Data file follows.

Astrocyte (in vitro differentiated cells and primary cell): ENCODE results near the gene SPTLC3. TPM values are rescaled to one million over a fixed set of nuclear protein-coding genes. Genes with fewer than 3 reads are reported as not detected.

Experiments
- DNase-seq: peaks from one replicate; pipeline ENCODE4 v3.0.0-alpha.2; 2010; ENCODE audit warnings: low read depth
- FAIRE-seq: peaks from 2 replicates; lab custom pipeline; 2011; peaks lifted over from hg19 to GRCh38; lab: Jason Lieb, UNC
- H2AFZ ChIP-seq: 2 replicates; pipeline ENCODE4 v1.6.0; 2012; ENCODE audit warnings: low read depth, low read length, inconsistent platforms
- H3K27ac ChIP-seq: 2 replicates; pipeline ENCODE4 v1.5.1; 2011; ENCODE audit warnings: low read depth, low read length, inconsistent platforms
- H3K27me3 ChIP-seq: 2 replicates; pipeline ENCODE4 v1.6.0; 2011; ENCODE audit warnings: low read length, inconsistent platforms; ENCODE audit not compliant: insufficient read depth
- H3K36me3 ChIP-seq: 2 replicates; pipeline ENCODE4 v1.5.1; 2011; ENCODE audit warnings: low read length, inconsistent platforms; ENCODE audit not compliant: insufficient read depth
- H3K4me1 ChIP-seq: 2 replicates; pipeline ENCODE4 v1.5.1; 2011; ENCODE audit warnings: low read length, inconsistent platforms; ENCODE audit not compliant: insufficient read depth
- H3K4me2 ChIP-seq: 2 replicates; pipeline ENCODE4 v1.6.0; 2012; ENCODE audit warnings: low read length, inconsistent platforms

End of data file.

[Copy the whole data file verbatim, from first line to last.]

Astrocyte (in vitro differentiated cells and primary cell): ENCODE results near the gene SPTLC3. TPM values are rescaled to one million over a fixed set of nuclear protein-coding genes. Genes with fewer than 3 reads are reported as not detected.

Experiments
- DNase-seq: peaks from one replicate; pipeline ENCODE4 v3.0.0-alpha.2; 2010; ENCODE audit warnings: low read depth
- FAIRE-seq: peaks from 2 replicates; lab custom pipeline; 2011; peaks lifted over from hg19 to GRCh38; lab: Jason Lieb, UNC
- H2AFZ ChIP-seq: 2 replicates; pipeline ENCODE4 v1.6.0; 2012; ENCODE audit warnings: low read depth, low read length, inconsistent platforms
- H3K27ac ChIP-seq: 2 replicates; pipeline ENCODE4 v1.5.1; 2011; ENCODE audit warnings: low read depth, low read length, inconsistent platforms
- H3K27me3 ChIP-seq: 2 replicates; pipeline ENCODE4 v1.6.0; 2011; ENCODE audit warnings: low read length, inconsistent platforms; ENCODE audit not compliant: insufficient read depth
- H3K36me3 ChIP-seq: 2 replicates; pipeline ENCODE4 v1.5.1; 2011; ENCODE audit warnings: low read length, inconsistent platforms; ENCODE audit not compliant: insufficient read depth
- H3K4me1 ChIP-seq: 2 replicates; pipeline ENCODE4 v1.5.1; 2011; ENCODE audit warnings: low read length, inconsistent platforms; ENCODE audit not compliant: insufficient read depth
- H3K4me2 ChIP-seq: 2 replicates; pipeline ENCODE4 v1.6.0; 2012; ENCODE audit warnings: low read length, inconsistent platforms